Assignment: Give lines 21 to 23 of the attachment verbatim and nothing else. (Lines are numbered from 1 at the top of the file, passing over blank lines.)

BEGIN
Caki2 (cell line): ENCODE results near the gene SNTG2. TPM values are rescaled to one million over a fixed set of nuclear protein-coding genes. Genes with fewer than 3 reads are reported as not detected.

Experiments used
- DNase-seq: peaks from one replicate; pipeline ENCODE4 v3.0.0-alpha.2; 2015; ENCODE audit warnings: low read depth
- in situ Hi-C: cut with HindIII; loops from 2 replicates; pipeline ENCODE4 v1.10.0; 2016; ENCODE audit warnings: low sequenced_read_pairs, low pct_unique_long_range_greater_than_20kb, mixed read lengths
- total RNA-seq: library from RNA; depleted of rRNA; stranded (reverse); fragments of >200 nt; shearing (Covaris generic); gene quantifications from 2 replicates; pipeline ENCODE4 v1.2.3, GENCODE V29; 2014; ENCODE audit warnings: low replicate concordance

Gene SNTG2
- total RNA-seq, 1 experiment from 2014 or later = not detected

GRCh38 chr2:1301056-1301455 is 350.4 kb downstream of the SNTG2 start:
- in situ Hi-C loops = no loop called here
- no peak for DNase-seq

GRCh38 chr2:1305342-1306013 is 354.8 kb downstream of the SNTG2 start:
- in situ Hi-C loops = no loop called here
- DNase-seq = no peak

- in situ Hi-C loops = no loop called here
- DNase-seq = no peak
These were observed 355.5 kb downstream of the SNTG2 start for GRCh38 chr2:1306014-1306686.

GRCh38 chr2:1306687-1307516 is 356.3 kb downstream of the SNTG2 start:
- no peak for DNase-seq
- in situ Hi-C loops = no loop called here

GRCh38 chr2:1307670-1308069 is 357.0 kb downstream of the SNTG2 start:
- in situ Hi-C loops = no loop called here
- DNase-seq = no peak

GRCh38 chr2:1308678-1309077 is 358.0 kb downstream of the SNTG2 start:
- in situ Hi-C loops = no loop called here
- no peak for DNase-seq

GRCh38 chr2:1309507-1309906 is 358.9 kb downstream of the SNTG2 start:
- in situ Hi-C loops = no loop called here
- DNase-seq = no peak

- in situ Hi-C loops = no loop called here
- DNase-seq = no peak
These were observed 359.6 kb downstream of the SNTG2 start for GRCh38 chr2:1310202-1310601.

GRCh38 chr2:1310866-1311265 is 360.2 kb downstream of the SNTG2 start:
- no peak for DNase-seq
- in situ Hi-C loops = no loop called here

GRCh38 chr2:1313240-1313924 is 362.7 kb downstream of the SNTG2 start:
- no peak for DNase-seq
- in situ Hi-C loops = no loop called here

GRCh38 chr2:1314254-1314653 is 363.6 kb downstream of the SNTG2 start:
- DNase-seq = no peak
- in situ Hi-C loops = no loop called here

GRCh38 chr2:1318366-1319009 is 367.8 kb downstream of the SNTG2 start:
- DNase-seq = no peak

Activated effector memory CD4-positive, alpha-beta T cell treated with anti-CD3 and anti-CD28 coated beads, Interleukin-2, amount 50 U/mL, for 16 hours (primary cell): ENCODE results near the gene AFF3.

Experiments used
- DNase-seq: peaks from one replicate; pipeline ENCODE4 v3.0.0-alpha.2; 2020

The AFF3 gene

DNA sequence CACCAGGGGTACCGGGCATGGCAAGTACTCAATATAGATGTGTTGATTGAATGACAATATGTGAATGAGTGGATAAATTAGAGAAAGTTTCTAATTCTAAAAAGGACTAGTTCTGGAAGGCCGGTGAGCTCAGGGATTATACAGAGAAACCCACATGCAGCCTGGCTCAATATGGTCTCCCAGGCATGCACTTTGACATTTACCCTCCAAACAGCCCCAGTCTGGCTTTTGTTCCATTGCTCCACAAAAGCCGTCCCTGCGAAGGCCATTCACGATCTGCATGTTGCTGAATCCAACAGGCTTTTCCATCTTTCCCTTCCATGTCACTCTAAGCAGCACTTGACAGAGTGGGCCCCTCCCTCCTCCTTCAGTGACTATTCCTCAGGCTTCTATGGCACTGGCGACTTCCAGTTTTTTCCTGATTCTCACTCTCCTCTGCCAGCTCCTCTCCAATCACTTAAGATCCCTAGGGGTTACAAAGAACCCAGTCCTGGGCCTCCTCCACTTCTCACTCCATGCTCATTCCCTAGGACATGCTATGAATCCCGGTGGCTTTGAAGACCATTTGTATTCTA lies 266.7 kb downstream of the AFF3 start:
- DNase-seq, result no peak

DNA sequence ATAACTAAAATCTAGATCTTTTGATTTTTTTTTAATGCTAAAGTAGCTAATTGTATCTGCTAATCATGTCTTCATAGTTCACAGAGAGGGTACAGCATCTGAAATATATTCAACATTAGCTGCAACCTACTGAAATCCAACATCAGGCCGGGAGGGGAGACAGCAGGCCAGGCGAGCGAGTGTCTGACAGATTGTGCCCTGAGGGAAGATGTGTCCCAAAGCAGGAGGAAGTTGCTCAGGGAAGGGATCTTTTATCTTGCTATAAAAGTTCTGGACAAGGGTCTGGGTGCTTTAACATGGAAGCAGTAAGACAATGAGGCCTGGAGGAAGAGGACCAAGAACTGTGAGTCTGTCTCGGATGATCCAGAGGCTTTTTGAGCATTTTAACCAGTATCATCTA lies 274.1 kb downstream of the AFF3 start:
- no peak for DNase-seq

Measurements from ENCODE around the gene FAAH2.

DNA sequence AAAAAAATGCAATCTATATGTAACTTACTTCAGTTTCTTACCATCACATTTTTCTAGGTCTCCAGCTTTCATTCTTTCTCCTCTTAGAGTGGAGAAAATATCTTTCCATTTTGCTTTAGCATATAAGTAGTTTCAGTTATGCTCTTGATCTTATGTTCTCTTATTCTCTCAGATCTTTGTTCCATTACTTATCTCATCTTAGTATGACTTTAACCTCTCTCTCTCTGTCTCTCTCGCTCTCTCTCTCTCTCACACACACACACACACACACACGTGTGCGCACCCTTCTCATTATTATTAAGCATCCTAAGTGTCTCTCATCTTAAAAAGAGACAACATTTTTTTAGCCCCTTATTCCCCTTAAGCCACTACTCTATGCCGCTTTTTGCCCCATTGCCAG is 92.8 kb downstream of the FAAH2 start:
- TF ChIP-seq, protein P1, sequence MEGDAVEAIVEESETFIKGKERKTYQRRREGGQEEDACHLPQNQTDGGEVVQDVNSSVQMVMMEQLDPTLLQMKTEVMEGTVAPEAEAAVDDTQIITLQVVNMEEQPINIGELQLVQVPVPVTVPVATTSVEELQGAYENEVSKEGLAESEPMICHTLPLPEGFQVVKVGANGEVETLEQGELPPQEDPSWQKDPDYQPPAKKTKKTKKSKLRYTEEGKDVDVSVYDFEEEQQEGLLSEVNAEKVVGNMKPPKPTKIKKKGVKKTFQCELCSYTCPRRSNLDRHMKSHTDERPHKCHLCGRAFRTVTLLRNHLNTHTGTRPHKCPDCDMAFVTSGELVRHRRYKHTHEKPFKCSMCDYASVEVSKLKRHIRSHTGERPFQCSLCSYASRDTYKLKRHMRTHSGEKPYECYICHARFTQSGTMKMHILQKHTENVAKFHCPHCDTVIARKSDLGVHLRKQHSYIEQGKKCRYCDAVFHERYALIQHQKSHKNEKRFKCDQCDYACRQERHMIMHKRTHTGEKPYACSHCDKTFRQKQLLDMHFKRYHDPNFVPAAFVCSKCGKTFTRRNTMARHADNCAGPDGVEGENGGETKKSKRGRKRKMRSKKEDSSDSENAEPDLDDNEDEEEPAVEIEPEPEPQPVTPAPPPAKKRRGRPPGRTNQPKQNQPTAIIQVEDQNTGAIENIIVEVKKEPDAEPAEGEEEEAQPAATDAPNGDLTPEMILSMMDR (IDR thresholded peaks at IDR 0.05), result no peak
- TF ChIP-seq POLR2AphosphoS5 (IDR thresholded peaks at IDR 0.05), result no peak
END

- in situ Hi-C loops = no loop called here
- DNase-seq = no peak

GRCh38 chr2:1308678-1309077 is 358.0 kb downstream of the SNTG2 start: